Humans have yet to see AIs really capable of doing things better than them, but they have at least employed AIs in multiple fields.
From robots inside factories to aiding humans in researches, real-time translation and more. And this time, Microsoft has decided to sack around 50 journalists in order to replace them with AI software.
The said staff employees that were contracted through staffing agencies Aquent, IFG, MAQ Consulting and PA Media (formerly the Press Association) were tasked to maintain the news homepages on Microsoft’s MSN website and its Edge browser.
They have been told that their services would no longer be needed beyond June 30, because computers can do their jobs.
Using AI, Microsoft can stop employing humans to select, edit and curate news articles on its homepages.
By deploying AI-powered algorithms, the company's news division can identify trending news stories from dozens of publishing partners, and to help optimize the content by rewriting headlines or adding better accompanying photographs or slide shows.
One staff member who worked on the team, said that:
“It’s been semi-automated for a few months but now it’s full speed ahead. It’s demoralizing to think machines can replace us but there you go.’’
The staff said that Microsoft's decision to replace humans with AI is risky.
While the journalist team who were working for Microsoft don't actually report original stories, they still exercised editorial control, selecting stories produced by other news organisations, and editing the content and headlines where appropriate to fit the format.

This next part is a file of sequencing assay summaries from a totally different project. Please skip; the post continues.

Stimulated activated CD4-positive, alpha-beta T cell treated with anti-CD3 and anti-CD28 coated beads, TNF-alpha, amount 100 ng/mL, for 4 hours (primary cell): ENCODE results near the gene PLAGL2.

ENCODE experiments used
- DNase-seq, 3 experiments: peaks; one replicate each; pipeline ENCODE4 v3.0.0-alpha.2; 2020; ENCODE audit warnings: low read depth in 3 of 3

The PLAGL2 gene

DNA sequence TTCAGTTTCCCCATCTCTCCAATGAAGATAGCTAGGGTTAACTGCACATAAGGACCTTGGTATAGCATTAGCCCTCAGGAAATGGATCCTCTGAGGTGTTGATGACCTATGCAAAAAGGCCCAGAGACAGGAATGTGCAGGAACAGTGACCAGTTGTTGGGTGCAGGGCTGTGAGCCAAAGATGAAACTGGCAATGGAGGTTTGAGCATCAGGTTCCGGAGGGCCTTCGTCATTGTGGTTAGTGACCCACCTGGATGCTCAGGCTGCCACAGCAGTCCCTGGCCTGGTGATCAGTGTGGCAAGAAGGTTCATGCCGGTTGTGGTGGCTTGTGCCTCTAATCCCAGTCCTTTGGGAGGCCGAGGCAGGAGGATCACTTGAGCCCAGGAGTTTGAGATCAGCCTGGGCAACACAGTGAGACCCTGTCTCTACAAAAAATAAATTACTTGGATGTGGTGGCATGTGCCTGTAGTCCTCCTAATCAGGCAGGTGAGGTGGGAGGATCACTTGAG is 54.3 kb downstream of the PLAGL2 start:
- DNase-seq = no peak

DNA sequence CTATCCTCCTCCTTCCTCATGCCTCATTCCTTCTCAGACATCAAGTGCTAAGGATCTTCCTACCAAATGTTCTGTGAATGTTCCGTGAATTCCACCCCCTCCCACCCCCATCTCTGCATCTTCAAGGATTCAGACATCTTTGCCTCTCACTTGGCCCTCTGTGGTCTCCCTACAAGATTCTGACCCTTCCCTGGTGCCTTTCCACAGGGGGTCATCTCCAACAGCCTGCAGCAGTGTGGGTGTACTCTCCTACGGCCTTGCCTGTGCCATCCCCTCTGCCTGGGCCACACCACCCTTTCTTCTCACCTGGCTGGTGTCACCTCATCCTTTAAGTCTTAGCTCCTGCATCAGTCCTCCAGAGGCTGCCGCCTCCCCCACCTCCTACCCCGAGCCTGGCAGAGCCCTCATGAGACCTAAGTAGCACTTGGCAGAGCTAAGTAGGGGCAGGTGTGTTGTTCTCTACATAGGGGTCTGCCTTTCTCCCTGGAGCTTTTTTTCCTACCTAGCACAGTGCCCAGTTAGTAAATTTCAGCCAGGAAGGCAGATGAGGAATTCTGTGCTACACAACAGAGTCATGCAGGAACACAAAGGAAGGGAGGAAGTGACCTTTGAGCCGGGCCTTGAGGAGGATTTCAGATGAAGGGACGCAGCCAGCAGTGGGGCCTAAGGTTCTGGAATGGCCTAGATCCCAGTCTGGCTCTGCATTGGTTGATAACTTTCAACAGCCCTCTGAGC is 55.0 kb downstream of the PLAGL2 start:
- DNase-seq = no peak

The articles were then hosted on Microsoft’s website, with the tech company sharing advertising revenue with the original publishers.
Manual curation approaches by humans are more careful in picking up the best headlines, and are more careful in sticking to Microsoft's “very strict editorial guidelines” which ensured that users were not presented with violent or inappropriate content when opening their browser.
This is particularly important for younger users of MSN and Edge.
"We are in the process of winding down the Microsoft team working at PA, and we are doing everything we can to support the individuals concerned. We are proud of the work we have done with Microsoft and know we delivered a high-quality service,” said a spokesperson for the company.
“Like all companies, we evaluate our business on a regular basis. This can result in increased investment in some places and, from time to time, re-deployment in others. These decisions are not the result of the current pandemic,” added a Microsoft spokesperson.
Having their jobs taken by computers, the team members are facing an increasingly difficult challenges to get jobs elsewhere, when most industries are struggling to survive amid the novel 'COVID-19' coronavirus.
Full-time news producers employed by Microsoft should still be retained by the company, despite they perform functions similar to those being let go. But all contracted news producer jobs have been eliminated.
Following Microsoft's decision, other teams around the world are expected to be affected by the company's decision to automate the curation of its news sites.
In the past, tech companies have experimented with using AI in journalism. But most of their efforts to automate the writing of articles have yet to be adopted widely.